General data on the language
Arvanites are those whose mother tongue is Arvanitika (name in Greek - Áñâáíßôåò)/ Arberichte (name in their language); most linguists use the word Albanian for that language, but the community loathes its use, and it is therefore advisable that this sensitivity be taken into consideration unless researchers and/or human and minority rights activists do not mind alienating the very community they are studying. Likewise, they call themselves Arvanites (in Greek) and Arberor (in their language); but in Northwestern Greece, in their language, they use the term Shqiptar (the same used by Albanians of Albania), a term strongly disliked by the other Arvanites, who also resent being called Albanians.
The first Christian Albanian migrations to what is today Greek territory took place as early as the XI-XII centuries (Trudgill, 1975:5; Banfi, 1994:19), although the main ones most often mentioned in the bibliography happened in the XIV-XV centuries, when Albanians were invited to settle in depopulated areas by their Byzantine, Catalan or Florentine rulers (Tsitsipis, 1994:1; Trudgill, 1975:5; Nakratzas, 1992:20-24 & 78-90; Banfi, 1994:19). According to some authors, they were also fleeing forced Islamization by the Turks in what is today Albania (Katsanis, 1994:1). So, some have estimated that, when the Ottomans conquered the whole Greek territory in the XV century, some 45% of it was populated by Albanians (Trudgill, 1975:6).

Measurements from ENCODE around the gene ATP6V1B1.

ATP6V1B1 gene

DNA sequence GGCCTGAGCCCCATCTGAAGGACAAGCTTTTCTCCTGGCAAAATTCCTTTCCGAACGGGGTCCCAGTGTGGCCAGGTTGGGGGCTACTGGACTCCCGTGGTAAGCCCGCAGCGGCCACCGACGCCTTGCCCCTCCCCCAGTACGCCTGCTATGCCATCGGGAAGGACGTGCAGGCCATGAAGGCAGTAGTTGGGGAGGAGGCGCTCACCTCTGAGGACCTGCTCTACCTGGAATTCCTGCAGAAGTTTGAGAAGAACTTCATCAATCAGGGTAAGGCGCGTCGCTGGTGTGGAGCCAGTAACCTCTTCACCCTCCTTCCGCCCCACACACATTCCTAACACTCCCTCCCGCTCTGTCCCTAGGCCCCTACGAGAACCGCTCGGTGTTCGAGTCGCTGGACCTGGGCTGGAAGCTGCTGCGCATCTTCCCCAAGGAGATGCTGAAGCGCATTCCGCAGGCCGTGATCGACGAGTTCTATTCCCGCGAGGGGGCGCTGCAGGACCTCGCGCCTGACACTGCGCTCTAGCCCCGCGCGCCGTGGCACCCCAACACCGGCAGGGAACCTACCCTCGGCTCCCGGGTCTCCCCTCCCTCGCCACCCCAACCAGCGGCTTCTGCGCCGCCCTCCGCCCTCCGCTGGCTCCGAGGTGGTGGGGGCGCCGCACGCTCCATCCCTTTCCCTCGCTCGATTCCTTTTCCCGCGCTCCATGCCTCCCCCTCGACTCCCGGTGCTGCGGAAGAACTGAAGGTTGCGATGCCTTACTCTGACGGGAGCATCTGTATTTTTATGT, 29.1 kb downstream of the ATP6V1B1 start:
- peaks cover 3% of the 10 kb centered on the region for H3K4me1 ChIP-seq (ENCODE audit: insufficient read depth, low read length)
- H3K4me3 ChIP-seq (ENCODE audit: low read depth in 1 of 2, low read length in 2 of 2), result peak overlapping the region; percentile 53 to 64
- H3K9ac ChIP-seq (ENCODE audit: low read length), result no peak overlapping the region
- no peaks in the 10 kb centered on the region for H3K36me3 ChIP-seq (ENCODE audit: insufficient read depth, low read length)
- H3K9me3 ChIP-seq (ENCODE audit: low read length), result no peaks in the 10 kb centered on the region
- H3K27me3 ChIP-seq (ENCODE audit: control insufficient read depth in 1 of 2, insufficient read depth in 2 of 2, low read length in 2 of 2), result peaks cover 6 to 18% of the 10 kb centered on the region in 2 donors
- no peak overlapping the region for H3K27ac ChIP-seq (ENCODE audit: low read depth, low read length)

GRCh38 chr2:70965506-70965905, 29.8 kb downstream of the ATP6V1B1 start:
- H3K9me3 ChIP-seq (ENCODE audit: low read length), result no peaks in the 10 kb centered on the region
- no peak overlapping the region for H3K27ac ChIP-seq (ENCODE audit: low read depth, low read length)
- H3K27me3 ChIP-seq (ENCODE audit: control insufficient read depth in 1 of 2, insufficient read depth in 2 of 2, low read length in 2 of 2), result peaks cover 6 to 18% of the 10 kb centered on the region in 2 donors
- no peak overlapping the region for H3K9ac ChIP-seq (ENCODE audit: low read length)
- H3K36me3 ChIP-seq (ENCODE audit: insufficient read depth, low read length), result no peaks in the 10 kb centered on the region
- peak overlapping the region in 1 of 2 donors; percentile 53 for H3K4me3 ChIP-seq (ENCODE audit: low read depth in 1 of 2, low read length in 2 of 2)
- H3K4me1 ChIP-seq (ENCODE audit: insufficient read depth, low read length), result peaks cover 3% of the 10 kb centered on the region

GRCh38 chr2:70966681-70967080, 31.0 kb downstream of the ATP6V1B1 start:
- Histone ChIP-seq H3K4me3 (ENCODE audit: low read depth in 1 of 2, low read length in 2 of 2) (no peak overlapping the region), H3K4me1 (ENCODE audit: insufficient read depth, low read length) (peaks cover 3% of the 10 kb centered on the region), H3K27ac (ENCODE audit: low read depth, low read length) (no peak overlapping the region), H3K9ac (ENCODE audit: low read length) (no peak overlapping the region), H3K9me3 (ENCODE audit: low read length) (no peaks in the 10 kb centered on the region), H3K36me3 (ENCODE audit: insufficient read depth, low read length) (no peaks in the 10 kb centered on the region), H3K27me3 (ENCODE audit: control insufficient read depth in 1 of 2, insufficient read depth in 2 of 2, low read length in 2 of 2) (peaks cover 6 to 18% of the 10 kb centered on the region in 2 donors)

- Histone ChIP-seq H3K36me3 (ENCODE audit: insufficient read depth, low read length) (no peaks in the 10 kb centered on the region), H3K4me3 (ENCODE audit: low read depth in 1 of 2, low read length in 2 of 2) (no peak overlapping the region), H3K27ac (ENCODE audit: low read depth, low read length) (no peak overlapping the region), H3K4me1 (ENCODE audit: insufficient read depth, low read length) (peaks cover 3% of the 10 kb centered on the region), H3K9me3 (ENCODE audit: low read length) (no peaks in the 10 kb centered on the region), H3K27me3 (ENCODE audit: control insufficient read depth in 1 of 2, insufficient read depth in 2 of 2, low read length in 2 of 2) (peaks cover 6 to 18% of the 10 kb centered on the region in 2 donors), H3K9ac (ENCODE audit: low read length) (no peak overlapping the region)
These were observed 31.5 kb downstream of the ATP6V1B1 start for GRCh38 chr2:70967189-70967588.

Another wave of Muslim Albanian migrations took place during the Ottoman period, mainly in the XVIII century (Trudgill, 1975:6; Banfi, 1994:19). All these Albanians are the ancestors of modern-day Arvanites in Central and Southern Greece.
Very little is known about the Albanian presence in Thrace; it was probably a spill-over of the many migrations mentioned above. Anyhow, there were many Albanians in Eastern Thrace and in the adjacent Western Thrace department of Evros. The former, as Christians, were relocated in Greece during the compulsory exchange of Christians and Muslims between modern-day Turkey and Greece in the 1920’s: many settled in the Salonica department.